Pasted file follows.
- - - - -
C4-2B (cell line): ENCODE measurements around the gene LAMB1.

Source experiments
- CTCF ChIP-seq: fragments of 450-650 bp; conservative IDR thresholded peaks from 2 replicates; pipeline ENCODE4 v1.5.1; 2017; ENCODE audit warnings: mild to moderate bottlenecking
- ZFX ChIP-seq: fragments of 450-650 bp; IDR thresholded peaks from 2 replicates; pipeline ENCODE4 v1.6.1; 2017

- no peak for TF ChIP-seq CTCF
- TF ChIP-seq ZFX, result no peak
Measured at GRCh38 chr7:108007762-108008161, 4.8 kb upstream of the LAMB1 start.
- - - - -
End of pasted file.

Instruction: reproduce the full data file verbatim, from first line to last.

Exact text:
C4-2B (cell line): ENCODE measurements around the gene LAMB1.

Source experiments
- CTCF ChIP-seq: fragments of 450-650 bp; conservative IDR thresholded peaks from 2 replicates; pipeline ENCODE4 v1.5.1; 2017; ENCODE audit warnings: mild to moderate bottlenecking
- ZFX ChIP-seq: fragments of 450-650 bp; IDR thresholded peaks from 2 replicates; pipeline ENCODE4 v1.6.1; 2017

- no peak for TF ChIP-seq CTCF
- TF ChIP-seq ZFX, result no peak
Measured at GRCh38 chr7:108007762-108008161, 4.8 kb upstream of the LAMB1 start.